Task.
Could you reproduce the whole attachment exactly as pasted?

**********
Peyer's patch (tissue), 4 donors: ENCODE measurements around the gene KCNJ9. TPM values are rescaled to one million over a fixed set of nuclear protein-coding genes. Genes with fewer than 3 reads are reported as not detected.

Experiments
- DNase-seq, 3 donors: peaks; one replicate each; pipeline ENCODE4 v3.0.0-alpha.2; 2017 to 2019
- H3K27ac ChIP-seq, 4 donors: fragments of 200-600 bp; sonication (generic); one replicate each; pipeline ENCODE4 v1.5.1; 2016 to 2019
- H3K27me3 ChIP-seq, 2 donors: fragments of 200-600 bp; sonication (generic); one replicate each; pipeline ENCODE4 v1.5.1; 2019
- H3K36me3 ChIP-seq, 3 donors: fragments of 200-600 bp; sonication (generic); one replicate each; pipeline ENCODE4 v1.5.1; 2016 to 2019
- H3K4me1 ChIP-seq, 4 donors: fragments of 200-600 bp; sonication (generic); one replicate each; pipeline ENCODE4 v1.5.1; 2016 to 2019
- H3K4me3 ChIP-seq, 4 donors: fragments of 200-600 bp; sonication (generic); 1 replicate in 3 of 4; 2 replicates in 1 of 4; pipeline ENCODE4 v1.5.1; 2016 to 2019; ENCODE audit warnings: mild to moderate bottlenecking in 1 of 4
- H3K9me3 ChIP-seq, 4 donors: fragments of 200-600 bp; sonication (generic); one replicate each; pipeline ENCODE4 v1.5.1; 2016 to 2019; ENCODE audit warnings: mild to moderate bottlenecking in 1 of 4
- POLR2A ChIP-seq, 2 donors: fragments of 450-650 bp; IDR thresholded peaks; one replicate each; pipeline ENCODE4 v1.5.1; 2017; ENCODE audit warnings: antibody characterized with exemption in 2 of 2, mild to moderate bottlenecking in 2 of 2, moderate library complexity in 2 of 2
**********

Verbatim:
Peyer's patch (tissue), 4 donors: ENCODE measurements around the gene KCNJ9. TPM values are rescaled to one million over a fixed set of nuclear protein-coding genes. Genes with fewer than 3 reads are reported as not detected.

Experiments
- DNase-seq, 3 donors: peaks; one replicate each; pipeline ENCODE4 v3.0.0-alpha.2; 2017 to 2019
- H3K27ac ChIP-seq, 4 donors: fragments of 200-600 bp; sonication (generic); one replicate each; pipeline ENCODE4 v1.5.1; 2016 to 2019
- H3K27me3 ChIP-seq, 2 donors: fragments of 200-600 bp; sonication (generic); one replicate each; pipeline ENCODE4 v1.5.1; 2019
- H3K36me3 ChIP-seq, 3 donors: fragments of 200-600 bp; sonication (generic); one replicate each; pipeline ENCODE4 v1.5.1; 2016 to 2019
- H3K4me1 ChIP-seq, 4 donors: fragments of 200-600 bp; sonication (generic); one replicate each; pipeline ENCODE4 v1.5.1; 2016 to 2019
- H3K4me3 ChIP-seq, 4 donors: fragments of 200-600 bp; sonication (generic); 1 replicate in 3 of 4; 2 replicates in 1 of 4; pipeline ENCODE4 v1.5.1; 2016 to 2019; ENCODE audit warnings: mild to moderate bottlenecking in 1 of 4
- H3K9me3 ChIP-seq, 4 donors: fragments of 200-600 bp; sonication (generic); one replicate each; pipeline ENCODE4 v1.5.1; 2016 to 2019; ENCODE audit warnings: mild to moderate bottlenecking in 1 of 4
- POLR2A ChIP-seq, 2 donors: fragments of 450-650 bp; IDR thresholded peaks; one replicate each; pipeline ENCODE4 v1.5.1; 2017; ENCODE audit warnings: antibody characterized with exemption in 2 of 2, mild to moderate bottlenecking in 2 of 2, moderate library complexity in 2 of 2